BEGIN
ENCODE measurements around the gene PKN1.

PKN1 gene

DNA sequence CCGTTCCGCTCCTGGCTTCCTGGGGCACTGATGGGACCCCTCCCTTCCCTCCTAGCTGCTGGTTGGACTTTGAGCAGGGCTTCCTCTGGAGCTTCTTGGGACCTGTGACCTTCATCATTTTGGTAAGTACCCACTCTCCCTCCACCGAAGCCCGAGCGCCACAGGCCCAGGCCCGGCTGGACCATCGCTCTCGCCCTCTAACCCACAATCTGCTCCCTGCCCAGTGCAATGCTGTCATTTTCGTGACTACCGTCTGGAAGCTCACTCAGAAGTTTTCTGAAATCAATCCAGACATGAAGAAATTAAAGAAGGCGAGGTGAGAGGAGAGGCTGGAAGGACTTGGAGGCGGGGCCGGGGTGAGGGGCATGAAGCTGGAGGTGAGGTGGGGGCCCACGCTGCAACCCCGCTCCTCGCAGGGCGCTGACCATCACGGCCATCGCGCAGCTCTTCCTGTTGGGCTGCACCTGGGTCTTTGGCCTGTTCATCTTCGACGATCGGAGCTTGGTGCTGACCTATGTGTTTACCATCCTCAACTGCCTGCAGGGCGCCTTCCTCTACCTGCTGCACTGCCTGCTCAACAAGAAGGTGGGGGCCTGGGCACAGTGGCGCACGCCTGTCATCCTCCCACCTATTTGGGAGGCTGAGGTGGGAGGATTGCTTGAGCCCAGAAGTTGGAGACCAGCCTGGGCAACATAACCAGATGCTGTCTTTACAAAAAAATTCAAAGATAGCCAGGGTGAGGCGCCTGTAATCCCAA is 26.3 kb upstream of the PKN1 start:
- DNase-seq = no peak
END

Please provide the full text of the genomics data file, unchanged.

ENCODE measurements around the gene PKN1.

PKN1 gene

DNA sequence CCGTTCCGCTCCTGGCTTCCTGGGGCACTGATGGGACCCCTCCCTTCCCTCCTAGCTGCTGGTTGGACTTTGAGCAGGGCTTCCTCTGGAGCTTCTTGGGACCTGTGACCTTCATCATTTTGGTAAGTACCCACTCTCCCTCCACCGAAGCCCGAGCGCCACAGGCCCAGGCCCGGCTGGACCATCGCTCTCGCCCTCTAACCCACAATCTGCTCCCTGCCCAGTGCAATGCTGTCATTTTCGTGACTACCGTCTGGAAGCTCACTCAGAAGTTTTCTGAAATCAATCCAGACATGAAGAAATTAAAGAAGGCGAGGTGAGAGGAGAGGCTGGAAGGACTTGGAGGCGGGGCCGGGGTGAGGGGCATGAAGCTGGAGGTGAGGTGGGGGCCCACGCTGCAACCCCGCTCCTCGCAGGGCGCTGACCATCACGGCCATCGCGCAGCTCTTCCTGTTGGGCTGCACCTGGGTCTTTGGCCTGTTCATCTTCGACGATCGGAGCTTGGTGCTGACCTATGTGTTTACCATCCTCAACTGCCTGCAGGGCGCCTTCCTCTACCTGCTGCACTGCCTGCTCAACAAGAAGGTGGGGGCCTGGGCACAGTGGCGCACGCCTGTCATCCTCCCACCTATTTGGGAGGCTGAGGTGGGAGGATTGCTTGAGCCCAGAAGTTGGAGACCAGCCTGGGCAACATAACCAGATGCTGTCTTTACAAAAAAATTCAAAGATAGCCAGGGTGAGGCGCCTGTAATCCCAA is 26.3 kb upstream of the PKN1 start:
- DNase-seq = no peak